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The six best Star Trek starship swan songs

Posted by AntonyF - 11/05/12 at 01:05 pm


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With the likes of Star Trek: Deep Space Nine taking out starships by the dozen, there’s no shortage of great starships biting the dust in Star Trek.

But here’s what I think are the most memorable six…

USS Enterprise 1701 in Star Trek 3: The Search for Spock

It had been 18 years since Star Trek had first graced people’s screens, so when Kirk initiated the self destruct on the Enterprise in the third movie he really was calling time on the face of Star Trek.

Seeing this icon’s hull gradually peel away in flames, before blowing up and plunging into the atmosphere is very moving – particularly with Kirk looking on, knowing he brought an end to his trusty ship.

This really marked the end of an era for Star Trek. RIP Enterprise.

 

USS Enterprise 1701-D in Star Trek: Generations

At the time, the Enterprise D’s passing in Star Trek: Generations was nothing short of awesome for me. I’d grown up with TNG, and just the whole concept of watching my favourite crew on the big screen then seeing the TNG technical manual’s saucer separ crash landing actually happen… well, it was a fan boy’s dream.

The excitement of the big screen and Dolby sound of it all made it a very memorable end for what is still one of my favourite ships.

It’s just marred slightly with the retrospect of an adult knowing they took out this noble ship just because they needed to build some new big-screen worthy sets and get rid of a TV-born Enterprise.

 

USS Enterprise 1701-D in Star Trek: The Next Generation’s “Cause and Effect”

Definitely one of the best of TNG’s season five, and one of my all-time favourite TNGs.

TNG rarely dropped you straight in at the deep end, normally taking time to explain what the crew was doing before softly taking into you into that week’s story. But not with “Cause and Effect”.

The episode starts with the Enterprise biting the dust then leaves the viewer wondering what on earth has gone on. You have to wait via the credits, and potentially ads too, just to be deposited back on the Enterprise like nothing has happened.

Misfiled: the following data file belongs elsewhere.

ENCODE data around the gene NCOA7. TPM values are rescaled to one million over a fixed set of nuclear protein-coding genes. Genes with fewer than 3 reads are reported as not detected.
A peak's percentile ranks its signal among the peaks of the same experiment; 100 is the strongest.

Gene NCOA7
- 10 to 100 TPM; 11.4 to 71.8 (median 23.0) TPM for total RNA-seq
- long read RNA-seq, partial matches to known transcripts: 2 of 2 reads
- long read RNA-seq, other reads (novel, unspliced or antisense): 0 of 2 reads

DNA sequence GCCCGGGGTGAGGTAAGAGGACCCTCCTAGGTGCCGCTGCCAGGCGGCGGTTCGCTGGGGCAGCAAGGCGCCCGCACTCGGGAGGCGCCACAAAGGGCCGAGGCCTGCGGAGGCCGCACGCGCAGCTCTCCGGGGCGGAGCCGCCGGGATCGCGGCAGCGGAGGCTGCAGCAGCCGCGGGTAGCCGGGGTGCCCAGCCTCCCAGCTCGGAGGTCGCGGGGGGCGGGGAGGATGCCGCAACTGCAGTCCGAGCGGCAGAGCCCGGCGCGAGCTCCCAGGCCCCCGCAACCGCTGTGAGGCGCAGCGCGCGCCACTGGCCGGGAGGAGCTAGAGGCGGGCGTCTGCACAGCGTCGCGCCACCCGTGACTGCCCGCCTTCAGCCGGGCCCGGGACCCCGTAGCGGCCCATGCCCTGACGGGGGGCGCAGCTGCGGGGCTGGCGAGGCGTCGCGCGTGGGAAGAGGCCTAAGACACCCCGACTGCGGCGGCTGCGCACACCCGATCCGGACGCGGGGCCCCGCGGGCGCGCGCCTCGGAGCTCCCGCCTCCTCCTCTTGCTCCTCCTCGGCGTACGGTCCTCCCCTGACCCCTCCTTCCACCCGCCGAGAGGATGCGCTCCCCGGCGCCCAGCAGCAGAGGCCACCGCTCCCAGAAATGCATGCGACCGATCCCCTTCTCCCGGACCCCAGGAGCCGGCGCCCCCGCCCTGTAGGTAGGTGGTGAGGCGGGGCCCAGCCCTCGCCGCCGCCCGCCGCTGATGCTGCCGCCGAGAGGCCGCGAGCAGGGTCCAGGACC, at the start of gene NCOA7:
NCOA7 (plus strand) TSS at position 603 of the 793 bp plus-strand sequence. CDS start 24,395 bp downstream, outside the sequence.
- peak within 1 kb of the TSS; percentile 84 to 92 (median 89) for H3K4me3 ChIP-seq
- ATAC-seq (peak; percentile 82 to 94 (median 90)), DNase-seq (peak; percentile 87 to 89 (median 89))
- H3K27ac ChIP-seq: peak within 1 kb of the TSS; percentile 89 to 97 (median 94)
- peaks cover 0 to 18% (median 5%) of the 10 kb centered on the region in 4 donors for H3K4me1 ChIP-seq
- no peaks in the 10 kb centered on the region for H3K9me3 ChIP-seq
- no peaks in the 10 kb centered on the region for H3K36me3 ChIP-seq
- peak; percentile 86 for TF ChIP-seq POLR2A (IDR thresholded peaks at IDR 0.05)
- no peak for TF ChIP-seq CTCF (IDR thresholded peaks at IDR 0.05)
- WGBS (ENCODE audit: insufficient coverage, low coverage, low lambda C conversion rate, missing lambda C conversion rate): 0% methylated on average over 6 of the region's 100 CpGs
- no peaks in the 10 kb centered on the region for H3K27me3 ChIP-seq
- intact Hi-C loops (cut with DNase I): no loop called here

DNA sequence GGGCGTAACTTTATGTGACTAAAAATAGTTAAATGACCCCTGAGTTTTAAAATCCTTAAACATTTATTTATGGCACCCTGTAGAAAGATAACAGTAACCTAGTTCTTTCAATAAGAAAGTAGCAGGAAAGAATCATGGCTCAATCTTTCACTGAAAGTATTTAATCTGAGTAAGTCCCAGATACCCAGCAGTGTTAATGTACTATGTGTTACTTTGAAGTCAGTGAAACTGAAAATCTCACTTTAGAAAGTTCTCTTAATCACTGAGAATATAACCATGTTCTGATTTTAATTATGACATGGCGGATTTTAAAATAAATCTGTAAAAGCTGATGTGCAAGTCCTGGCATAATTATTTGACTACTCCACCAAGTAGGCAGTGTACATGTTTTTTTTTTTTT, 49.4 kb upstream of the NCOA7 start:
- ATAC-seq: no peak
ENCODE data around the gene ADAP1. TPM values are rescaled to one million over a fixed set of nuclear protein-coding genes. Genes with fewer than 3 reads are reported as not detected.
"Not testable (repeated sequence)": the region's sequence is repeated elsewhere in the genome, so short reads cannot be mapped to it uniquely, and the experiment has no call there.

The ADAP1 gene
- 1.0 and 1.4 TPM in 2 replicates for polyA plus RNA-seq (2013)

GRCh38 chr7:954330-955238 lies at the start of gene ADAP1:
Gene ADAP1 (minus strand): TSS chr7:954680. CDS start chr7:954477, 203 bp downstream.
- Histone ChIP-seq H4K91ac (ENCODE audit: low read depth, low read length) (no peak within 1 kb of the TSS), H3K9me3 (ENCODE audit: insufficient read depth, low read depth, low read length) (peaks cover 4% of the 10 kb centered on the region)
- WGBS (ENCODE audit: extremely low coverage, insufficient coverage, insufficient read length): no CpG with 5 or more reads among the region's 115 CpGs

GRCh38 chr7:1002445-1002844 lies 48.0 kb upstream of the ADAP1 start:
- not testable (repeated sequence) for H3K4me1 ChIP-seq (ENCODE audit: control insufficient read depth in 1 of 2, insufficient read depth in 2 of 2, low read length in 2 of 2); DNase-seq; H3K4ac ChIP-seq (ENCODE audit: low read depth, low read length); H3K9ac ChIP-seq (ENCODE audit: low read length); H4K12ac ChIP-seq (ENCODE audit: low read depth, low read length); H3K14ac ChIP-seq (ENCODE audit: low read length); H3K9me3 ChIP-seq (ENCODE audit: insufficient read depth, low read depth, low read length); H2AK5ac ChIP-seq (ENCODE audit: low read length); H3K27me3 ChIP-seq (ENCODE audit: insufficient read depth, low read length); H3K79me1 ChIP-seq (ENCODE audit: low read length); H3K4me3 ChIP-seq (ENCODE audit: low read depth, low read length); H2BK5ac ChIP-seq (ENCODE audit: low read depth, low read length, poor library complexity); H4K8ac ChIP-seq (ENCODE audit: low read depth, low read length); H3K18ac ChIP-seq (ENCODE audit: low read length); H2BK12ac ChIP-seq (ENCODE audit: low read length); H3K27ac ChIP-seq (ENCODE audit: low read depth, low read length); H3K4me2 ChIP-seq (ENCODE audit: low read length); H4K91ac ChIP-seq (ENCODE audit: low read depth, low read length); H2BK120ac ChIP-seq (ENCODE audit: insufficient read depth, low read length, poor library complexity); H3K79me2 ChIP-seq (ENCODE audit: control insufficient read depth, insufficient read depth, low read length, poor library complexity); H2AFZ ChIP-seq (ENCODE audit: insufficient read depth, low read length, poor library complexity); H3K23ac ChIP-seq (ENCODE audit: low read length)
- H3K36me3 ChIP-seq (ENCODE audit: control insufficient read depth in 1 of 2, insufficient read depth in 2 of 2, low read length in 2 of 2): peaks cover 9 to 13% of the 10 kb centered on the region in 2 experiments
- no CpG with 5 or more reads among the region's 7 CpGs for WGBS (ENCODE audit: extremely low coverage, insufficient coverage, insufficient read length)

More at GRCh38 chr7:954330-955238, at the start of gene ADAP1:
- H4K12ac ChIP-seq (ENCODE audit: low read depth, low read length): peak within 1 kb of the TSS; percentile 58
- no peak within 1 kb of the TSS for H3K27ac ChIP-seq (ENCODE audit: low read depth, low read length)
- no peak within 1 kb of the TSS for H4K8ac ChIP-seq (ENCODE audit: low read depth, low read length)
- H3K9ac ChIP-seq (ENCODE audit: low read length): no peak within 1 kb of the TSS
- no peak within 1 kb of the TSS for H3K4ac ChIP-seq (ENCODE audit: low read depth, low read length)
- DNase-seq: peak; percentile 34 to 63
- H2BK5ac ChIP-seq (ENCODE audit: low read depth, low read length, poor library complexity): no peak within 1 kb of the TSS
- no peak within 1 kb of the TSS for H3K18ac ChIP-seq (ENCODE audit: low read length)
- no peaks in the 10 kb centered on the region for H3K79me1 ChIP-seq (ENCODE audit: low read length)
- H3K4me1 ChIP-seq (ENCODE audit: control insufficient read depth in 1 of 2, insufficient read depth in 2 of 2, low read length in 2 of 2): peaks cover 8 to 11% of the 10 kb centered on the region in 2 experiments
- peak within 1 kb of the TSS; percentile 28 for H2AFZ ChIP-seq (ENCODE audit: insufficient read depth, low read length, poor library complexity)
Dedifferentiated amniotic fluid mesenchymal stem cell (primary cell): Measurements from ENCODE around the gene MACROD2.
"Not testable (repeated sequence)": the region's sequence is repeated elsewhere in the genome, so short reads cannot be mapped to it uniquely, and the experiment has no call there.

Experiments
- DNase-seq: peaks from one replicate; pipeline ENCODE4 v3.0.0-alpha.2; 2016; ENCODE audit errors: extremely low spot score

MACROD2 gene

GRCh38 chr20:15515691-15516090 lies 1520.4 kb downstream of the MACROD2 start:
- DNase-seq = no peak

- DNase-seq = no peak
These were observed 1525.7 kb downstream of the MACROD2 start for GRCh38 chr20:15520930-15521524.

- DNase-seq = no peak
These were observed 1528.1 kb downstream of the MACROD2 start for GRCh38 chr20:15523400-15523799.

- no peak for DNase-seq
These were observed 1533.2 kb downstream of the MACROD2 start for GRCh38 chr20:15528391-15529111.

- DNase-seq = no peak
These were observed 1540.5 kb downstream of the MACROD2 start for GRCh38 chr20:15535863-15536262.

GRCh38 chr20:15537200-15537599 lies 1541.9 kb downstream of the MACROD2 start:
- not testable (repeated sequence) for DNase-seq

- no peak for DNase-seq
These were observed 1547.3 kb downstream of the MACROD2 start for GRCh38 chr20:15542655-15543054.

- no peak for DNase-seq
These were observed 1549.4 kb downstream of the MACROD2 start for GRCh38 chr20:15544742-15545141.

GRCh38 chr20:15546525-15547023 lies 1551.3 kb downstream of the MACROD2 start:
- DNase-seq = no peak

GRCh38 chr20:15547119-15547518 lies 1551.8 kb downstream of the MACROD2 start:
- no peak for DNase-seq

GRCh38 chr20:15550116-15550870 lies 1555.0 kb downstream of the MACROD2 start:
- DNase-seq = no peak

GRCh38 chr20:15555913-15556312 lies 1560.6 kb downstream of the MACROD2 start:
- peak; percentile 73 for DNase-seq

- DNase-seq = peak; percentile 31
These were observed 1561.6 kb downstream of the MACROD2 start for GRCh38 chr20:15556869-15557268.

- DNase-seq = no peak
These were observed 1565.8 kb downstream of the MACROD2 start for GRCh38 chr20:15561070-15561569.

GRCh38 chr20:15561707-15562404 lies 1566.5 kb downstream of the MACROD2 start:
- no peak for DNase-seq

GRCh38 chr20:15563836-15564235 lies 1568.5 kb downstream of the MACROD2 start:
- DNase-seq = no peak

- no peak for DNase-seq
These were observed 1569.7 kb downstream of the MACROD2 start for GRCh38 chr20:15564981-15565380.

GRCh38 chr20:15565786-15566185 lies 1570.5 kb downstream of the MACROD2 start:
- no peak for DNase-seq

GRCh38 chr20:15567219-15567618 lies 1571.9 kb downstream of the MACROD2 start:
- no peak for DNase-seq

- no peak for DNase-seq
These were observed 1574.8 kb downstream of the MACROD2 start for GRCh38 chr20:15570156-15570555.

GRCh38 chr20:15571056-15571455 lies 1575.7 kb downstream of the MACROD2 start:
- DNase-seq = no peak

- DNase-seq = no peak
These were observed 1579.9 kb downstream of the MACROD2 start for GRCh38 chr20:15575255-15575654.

Seeing the Enterprise’s nacelle destroyed, followed by the crew’s failed efforts to save themselves, was a stunning change of pace for TNG. And not only that, you got to see it happen again and again and again…

 

USS Voyager in Star Trek Voyager’s “Year of Hell Part II”

Janeway always had a slight air of nutty about her, and in “Year of Hell” we get to see how far she can be pushed.

As it turns out, it’s quite lot actually. She and the Voyager endure a lot over the course of a year.

It may be reset-buttontastic, but I totally forgive it because of the amazing conclusion to the episode.

Janeway takes the Voyager and does exactly what you expect to do with a starship: ram it into the side of the other ship, destroying you both in the process.

 

USS Odyssey in Star Trek Deep Space Nine’s “The Jem’Hadar”

It was with this episode that Star Trek: Deep Space Nine got serious. The Dominion, hinted at through season 2, finally makes its appearance. And it’s not pretty.

There could have been financial issues that led to the Odyssey being a Galaxy class starship, so they could reuse the ship’s model.

However I think the writers had a very deliberate message to send, in particular to fans of TNG. We’d been led for years to think that the Enterprise was pretty infallible, with Picard and crew always saving the day.

But here they sent a stark message: “The Dominion doesn’t fight like the races you already know, and look how they took out The Odyssey like child’s play. TNG fans, that could have been your beloved Picard – and no one is safe from the Dominion.”